That being said, I definitely don't believe that piracy is always justified. I firmly believe that local talent should be supported, mostly because it sucks to be a musician, actor, writer or filmmaker in this part of the world, and you need every qirsh you can get. Plus, local stuff is usually cheaper.

I know a lot of people will have issue with this post, but it's just personal opinion here. Comments are welcome!

It's good to be back...

21 June 2007

What a weird 24 hours!

There's really something to be said about having a bunch of experiences that are completely novel within a 24-hour period. Case in point? It's now nine a.m. I've been up since six working on finishing an article, having gone to sleep at two a.m. yesterday night. Somehow, I'm lucid, possibly thanks to the fact that I don't really have to do anything for a while after today.

Oh, and I proposed to my girlfriend last night, as well. Now that's a novel experience, too. She said yes, by the way, and I knew she would, but it was still a nerve wracking experience, setting everything up to be perfect. Somehow, despite minor glitches, everything worked out perfectly. And there was the look on her face, of course. Excuse me for waxing poetic, but I don't think I've ever seen her look that beautiful.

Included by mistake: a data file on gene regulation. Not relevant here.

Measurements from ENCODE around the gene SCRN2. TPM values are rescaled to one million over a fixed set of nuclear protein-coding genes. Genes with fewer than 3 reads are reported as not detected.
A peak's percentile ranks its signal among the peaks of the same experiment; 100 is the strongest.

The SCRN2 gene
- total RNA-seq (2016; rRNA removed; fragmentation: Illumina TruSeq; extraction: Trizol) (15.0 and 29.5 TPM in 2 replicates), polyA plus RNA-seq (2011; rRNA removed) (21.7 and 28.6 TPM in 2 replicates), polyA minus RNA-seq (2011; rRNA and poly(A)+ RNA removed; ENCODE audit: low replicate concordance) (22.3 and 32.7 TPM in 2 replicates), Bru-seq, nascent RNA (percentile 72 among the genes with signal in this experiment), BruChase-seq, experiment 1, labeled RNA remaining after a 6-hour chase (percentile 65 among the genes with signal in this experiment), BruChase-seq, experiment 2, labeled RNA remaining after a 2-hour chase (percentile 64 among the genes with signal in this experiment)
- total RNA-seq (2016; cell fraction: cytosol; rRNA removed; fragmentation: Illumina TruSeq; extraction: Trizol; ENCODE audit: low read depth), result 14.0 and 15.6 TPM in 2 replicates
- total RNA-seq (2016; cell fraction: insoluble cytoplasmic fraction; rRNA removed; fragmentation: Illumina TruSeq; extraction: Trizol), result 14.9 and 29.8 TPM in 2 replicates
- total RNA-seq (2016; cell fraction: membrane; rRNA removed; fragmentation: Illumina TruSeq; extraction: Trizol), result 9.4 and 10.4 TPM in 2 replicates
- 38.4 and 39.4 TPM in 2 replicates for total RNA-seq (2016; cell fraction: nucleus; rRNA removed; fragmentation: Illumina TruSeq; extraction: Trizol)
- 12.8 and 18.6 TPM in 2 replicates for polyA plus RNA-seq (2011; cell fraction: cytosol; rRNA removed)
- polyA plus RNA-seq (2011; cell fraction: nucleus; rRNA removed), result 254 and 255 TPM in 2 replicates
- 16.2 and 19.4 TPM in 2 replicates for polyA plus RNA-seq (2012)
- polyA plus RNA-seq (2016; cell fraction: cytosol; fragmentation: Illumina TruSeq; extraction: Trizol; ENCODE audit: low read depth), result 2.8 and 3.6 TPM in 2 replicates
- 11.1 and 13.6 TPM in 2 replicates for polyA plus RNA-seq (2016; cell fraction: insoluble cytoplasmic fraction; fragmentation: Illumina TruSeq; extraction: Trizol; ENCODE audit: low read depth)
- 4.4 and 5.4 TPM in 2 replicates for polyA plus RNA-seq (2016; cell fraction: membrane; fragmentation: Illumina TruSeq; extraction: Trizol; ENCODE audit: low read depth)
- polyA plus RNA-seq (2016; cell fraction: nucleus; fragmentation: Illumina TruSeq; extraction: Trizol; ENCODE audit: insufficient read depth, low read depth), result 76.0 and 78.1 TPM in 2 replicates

So, now I have to relearn typing whilst wearing a ring on my right hand (well, an engagement band, anyway...guys do wear those, right? Or is it just after the wedding? I'm confused), and since I haven't worn a ring since I was seventeen (and god, what a hideous ring that was), visions of oddly swollen fingers abound...this should be interesting...

Well, my train of thought left the platform long ago, and here I am, running through the ticket stands trying to catch it, but it remains elusive as a greased eel in a vat of oil (that is to say, very elusive). So, before I go off on another tangent, I'm off to get some seafood...I have a strange craving for fried calamari (and yes, I do realise it's squid, not eel, but work with me!)

27 December 2006

Whatever happened to just being an Arab?

Ah, rants. Life just wouldn't be the same without them. Today's subject of choice shall be "whatever happened to being an Arab?"

It seems to me these days that everyone in the Arab World seems to be Sunni, Shi'a, Kurdish, Maronite, (other) Christian, Assyrian, Phoenician...basically belonging to any religious or ethnic group other than Arabs. OK, fair enough for the Assyrians, and the Kurds, but where does everybody else fit in?

For those who wish to say that the Arab World was never totally ethnically Arab, you're absolutely right. A lot of people tell me I look foreign. That might well be due to my slightly European features and light skin. Yet I don't really look European/white/Caucasian. I look Arab, as far as I'm concerned. The only place I've found people who look like me is in the Arab World, particularly the Levant.